Doris Reina-Landaverde was speaking for thousands of people, and she didn’t want to stand alone. So before she began, she asked students from Harvard University, where she works as a janitor, to join her at the podium, along with 32BJ SEIU District 615 leader Roxana Rivera and U.S. Rep. Ayanna Pressley.
Then, her voice still shaky at first, she explained how Temporary Protected Status (TPS) – a humanitarian program that covers more than 12,000 immigrants in Massachusetts, about half of them Salvadorans like herself – had enabled them all to build lives and families here over the past two decades.
The Trump administration wants to end TPS for almost everyone, but a federal judge’s intervention has bought some time for TPS holders from El Salvador, Haiti, Nicaragua and Sudan (but not other countries); just last week, their protection was extended until January 2020.
But her paperwork still says Sept. 9, 2019. Her license expires on her birthday in December. And in Massachusetts, getting a driver’s license requires proof of lawful presence. TPS holders have already faced difficulties with renewals, even with the law and RMV leadership on their side.
“I live in Ayer, and I need to drive to Cambridge for my job,” she said [watch video]. “It’s the only way to get there. I need to drive for my daughters’ school, for my family’s groceries, for everything. I’ve had my license for many years. My problem shows that it’s crazy to connect driving privileges to immigrant status. I passed the road test. I always pay my insurance. I drive safely every day. But now, suddenly, I’m not allowed to have a license?”
Reina-Landaverde addressed a packed Great Hall as part of the 23rd annual Immigrants’ Day at the State House, organized by MIRA with dozens of cosponsors to advocate for legislation and vital investments to benefit immigrants and refugees in our Commonwealth.
“If anyone wants to know what makes Massachusetts such a thriving, creative and entrepreneurial state, here it is: We’re blessed with talent from all around the world,” said MIRA Executive Director Eva A. Millona as she welcomed the hundreds of attendees who came despite heavy snow [watch video]. “You’ve come through MIT and Harvard, sponsored by family, through refugee programs, and across the border. And even in these immensely hard times, you persist.”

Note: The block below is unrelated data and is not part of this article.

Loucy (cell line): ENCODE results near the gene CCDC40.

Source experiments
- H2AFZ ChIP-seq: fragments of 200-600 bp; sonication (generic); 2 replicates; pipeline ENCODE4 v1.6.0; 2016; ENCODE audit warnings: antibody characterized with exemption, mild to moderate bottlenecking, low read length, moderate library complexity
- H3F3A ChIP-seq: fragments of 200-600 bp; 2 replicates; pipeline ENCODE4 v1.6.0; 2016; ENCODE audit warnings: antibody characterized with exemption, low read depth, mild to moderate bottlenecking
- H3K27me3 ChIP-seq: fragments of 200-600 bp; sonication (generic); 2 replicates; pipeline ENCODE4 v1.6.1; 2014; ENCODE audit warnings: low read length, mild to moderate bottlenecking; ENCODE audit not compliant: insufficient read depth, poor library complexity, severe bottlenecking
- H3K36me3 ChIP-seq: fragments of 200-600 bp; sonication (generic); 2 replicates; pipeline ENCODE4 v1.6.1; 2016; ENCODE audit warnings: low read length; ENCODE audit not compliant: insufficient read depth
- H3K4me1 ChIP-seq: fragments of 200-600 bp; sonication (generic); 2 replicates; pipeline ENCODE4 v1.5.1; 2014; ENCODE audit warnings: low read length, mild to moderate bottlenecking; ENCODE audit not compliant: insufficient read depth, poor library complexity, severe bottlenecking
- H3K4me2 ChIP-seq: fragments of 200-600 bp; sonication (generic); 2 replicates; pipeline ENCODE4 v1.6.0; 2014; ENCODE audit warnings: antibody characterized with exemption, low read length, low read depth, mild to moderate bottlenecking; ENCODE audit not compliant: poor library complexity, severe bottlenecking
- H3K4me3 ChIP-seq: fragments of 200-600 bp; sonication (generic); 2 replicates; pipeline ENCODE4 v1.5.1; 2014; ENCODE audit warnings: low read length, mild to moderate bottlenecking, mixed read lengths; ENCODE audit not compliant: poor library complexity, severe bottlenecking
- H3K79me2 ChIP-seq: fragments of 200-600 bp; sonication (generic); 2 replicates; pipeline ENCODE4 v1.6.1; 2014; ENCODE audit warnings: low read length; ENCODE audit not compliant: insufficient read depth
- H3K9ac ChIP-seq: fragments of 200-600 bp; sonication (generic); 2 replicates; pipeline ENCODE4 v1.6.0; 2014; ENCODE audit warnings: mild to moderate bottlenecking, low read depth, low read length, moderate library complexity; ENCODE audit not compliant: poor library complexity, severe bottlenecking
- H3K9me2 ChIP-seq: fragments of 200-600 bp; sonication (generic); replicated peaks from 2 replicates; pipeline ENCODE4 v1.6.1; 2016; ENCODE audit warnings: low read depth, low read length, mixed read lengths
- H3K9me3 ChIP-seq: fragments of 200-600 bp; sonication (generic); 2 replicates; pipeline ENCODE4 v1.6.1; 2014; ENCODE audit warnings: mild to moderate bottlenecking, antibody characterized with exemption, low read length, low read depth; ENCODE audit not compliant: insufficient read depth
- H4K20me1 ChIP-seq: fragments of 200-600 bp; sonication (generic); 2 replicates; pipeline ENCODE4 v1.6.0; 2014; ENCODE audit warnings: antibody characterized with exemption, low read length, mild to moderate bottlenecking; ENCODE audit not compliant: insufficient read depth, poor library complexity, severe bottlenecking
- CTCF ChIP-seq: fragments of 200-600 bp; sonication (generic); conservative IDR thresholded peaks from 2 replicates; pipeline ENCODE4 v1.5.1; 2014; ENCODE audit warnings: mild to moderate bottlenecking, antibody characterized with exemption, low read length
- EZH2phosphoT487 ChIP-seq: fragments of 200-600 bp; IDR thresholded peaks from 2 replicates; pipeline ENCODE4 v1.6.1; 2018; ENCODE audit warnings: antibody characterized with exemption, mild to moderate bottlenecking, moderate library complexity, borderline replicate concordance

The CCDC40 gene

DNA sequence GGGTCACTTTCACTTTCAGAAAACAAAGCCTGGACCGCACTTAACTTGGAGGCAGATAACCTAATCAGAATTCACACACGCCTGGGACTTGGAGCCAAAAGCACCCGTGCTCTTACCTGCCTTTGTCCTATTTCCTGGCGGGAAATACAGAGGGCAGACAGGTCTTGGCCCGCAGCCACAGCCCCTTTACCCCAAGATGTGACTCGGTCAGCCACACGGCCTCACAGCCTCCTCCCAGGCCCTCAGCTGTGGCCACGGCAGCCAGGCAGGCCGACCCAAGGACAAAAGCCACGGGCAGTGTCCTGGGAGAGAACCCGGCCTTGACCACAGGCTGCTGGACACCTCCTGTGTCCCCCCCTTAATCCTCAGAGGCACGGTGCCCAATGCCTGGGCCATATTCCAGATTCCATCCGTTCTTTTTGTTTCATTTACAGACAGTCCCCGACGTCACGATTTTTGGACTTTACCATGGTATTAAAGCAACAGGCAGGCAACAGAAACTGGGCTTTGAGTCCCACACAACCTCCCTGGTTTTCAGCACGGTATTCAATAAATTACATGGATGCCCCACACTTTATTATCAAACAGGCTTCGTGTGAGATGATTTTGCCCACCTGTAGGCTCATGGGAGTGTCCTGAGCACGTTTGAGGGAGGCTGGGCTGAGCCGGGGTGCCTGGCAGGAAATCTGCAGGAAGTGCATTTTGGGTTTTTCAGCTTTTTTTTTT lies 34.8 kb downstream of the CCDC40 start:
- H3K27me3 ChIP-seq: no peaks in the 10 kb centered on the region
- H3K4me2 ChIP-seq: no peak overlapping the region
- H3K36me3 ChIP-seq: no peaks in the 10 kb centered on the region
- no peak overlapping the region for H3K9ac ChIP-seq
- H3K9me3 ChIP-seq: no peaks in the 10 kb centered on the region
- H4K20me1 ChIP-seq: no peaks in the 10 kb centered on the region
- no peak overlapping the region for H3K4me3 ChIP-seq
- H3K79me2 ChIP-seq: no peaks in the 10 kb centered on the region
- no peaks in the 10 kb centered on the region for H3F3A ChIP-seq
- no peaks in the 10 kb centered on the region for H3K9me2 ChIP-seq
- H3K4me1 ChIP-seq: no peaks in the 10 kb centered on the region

Millona outlined MIRA’s legislative priorities for the 2019–2020 session, topped by the Safe Communities Act, which would limit state and local participation in federal immigration matters in order to restore community confidence in police, protect basic due process rights, and ensure that state and local resources are used to fight crime, not separate families.
The bill’s lead sponsors, Sen. Jamie Eldridge and Reps. Ruth Balser and Liz Miranda, spoke about why they see its passage as a moral imperative. Carol Rose, executive director of the ACLU of Massachusetts, reinforced the message, concluding: “Justice can’t wait, because immigrant rights are human rights.”
Advocates at Immigrants’ Day also pushed for bills to make standard Massachusetts driver’s licenses available to all qualified residents, regardless of immigration status; to make all local high school graduates eligible for higher in-state tuition at public colleges and universities; to ensure all kids have adequate health coverage; to fight wage theft; to ensure continued investments in adult education and English classes; and to address barriers to licensure for foreign-trained health professionals.
Dr. Afsaneh Moradi, an Iranian-trained physician who came to the U.S. after marrying an American, described her long struggle to be credentialed as a doctor here. She has passed all the required exams, but can’t get a residency. A friend who was a surgeon drives for Uber. Another who was a nurse now babysits for a living. “I’m the voice of thousands,” she said.
Natacha Clerger, who immigrated from Haiti, offered inspiration with her own story [watch video]. She served in the military, became an entrepreneur, obtained her U.S. citizenship, and is now Town Councillor-at-Large in Randolph. As an immigrant, she is committed to helping others find their way, connect to resources and advance in their new homeland. “We watch out for one another,” she said.
In her keynote address, Congresswoman Pressley forcefully condemned the Trump administration’s anti-immigrant agenda.
“It is a tool of oppression to have communities living in fear,” she said [watch video]. “It is violent to separate families. It is violent to decimate entire communities. It is violent to hold the worker and the family hostage in the pursuit of building a monument to hate. It is violent to fan xenophobia with racist rhetoric criminalizing and vilifying immigrants.”
Pressley also praised the courage and persistence of all who continue to fight for justice. “I celebrate and salute each and every one of you,” she said. And for immigrants and refugees, she had a simple final message: “You belong.”
Keynote speech by U.S. Rep. Ayanna Pressley (full speech, Facebook)
Rep. Ruth Balser (full speech, YouTube)
ACLU Mass. Executive Director Carol Rose (Facebook)
Rebecca Negreli on higher ed equity (Facebook)